People tell you that you have to have certain things. Do you?
Walking around our island, we have a chance to talk with each other and discuss things. And one thing that puzzles us is how people feel they need to buy certain things due to peer pressure. I'll give you an example.
When we moved to the island, we met a few people and we had them over for drinks. Someone said, "You have to go to Sears and get these TV snack tables - they are handy when you have company over!" And everyone nodded in agreement. When I went to their houses they all had the exact same set of TV snack trays from Sears - in sort of an oak stain, with a stand.
So, off to Sears we went - they were still in business at the time - and we found the exact same set of snack trays and bought them because that was what one did. And they were pretty useful I guess, but looking back we wonder why we were so easily influenced. What's more, when we go to estate sales on the island, we see these sets of TV snack trays for sale and nod our heads - the relics of an earlier era, as slowly the "old guard" is moving off the island, often feet-first, and the new blood has no idea about TV snack trays and Sears is no more!
It gets weirder. A house sold down the street for about $600,000 in original condition. That means original kitchen and appliances from 1970 - yes, 30 years old (take that! Weibull curve!). In the garage was a "red bug" GEM electric car which used to be rented on the island (they rent golf carts now, as they are cheaper and more reliable). The folks who lived there barely visited the island more than once every other month and stayed for maybe a few days, if that. But they "had to have" a "buggy" because that is what one does.
It is funny, but like the snack trays, so many people have gone out and bought golf carts or NEVs, often spending $10,000 or more on these and then never using them. The GEM electric down the street was sold for a thousand dollars or so - it had dead batteries and needed work just from sitting for so long. Once the batteries went dead, the owner stopped using it, and it just cluttered up the garage. And the GEM guy wanted $2000 for new batteries! (They are $600 a set at the wholesale club and take about a half-hour to install yourself).
But that is typical - we see dozens of friends with golf carts who never use them. Meanwhile, we drive our $300 ratted-out "buggy" about everywhere. Many folks get nervous that "the batteries will go dead" so they stop using them. And heterosexual men have this phobia about replacing batteries in their cars - or golf carts - so the "batteries going dead" deal becomes a self-fulfilling prophecy. You have to replace them about every five years in golf carts. Fortunately, newer carts have lithium-ion batteries that will last a decade or more - perhaps far more.
Most every couple on the island has two cars as well. Why two cars? "Well that one is hers, and this one is mine!" they say. Then they ask us whose car the hamster "belongs" to - and get mystified when we say it is both of ours. Again, a normative cue - you have to have your own car, your own cell phone, your own computer and today, your own television. No one wants to do things together anymore, even ride in a car that seats nine people.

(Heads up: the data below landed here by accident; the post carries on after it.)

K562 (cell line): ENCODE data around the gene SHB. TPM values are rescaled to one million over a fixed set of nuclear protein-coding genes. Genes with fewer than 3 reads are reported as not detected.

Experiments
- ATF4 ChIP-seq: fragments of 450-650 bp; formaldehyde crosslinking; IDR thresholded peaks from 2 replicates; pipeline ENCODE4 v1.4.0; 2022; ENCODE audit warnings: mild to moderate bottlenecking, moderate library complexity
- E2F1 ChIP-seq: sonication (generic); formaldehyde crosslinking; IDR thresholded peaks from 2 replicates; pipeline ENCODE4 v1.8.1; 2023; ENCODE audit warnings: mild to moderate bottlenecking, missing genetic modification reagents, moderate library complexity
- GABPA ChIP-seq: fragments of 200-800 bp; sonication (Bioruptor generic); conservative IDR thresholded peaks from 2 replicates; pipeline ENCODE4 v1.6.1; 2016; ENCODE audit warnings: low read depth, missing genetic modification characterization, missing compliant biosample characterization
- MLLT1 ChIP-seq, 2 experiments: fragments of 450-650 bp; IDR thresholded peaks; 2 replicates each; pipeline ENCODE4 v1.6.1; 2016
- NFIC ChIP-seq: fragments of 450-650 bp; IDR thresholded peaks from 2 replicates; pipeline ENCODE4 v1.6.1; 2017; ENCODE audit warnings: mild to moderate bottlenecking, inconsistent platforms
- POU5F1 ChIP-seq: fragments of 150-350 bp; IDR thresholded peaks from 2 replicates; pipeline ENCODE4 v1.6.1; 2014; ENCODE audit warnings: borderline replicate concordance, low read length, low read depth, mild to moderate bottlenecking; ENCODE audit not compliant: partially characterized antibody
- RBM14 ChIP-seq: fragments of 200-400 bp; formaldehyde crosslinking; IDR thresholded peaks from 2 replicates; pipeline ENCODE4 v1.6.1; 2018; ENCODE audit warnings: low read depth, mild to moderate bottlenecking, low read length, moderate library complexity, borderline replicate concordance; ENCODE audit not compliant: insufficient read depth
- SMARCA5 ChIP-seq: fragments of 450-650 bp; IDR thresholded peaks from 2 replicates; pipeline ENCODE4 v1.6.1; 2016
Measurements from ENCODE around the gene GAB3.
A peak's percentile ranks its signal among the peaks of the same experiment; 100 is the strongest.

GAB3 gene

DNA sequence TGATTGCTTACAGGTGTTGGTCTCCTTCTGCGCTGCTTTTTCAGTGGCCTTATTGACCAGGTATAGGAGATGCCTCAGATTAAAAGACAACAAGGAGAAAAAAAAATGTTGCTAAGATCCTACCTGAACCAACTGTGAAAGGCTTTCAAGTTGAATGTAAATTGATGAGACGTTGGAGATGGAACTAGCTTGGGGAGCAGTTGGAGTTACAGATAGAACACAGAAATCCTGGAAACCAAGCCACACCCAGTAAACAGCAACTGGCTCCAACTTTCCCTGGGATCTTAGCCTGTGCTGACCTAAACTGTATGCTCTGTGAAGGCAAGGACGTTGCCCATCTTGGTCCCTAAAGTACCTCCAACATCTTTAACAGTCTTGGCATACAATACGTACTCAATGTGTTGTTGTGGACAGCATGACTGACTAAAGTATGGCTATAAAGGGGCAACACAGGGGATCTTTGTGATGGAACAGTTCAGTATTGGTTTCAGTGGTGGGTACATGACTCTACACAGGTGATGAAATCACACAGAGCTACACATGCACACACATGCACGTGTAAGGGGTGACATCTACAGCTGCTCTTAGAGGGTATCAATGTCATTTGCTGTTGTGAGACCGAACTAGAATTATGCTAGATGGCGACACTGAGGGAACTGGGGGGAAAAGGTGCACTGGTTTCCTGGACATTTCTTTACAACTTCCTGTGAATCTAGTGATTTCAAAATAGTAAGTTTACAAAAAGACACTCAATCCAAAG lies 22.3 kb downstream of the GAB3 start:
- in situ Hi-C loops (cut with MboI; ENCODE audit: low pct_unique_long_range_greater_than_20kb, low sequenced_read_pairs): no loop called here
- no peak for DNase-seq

What I have learned - the hard way - over time is that while cars are fun and all, they are a huge hole in your budget. Having an extra car is really pointless, particularly in retirement, particularly when you both go to the same places together, particularly when you already own a golf cart as well, particularly when you never leave the island but once a week at best.
Then again, driving all over hell's half-acre is another normative cue. We knew a couple (the folks who told us to buy the snack trays, actually) who left the island once a day, driving 30 miles round-trip into town to "run errands" - go shopping, buy groceries, buy liquor, stop at a restaurant, and so on and so forth. They complained their credit card debt was creeping up but could not figure out why. And the darn car kept breaking down, too! I wonder why?
We try to plan our town trips a week in advance - making lists of places to go and what to buy. Often, we figure out it is easier and cheaper to order online, as the prices are better, selection better, and the cost of driving into town is more than shipping costs - if there even are any. But our friends were conditioned, though years of long habit, of driving into town every day for jobs, for shopping, for socialization. It was a habit they could not break.
I was fortunate that two decades before "work from home" became a thing, I was working from home. And initially, I used to drive to the Patent Office to file documents once a day or every other day. But over time, I found it easier, cheaper, and more reliable to file online, as that service became available (we could file by fax before then, and did). So I stopped leaving the house, which was weird at first, but over time I got used to it and realized it was a better deal. I got back two hours of my life from commuting. I could spend my "lunch hour" playing with the dog in a deserted local park, while having a sandwich that cost me little to make. And once you're off the leash, it is darn hard to go back.
So what's the point of all of this? Well, again, normative cues rear their ugly head. We like to think we are unique and different, but like that oddly-dressed teenager "just trying to express themselves" they are doing so in a manner nearly identical to every other teenager. And it doesn't end with the teenage years - we all try to "fit in" and when confronted with new surroundings, we look around to see what everyone else is doing, and copy that.
And that is how we ended up with TV snack trays.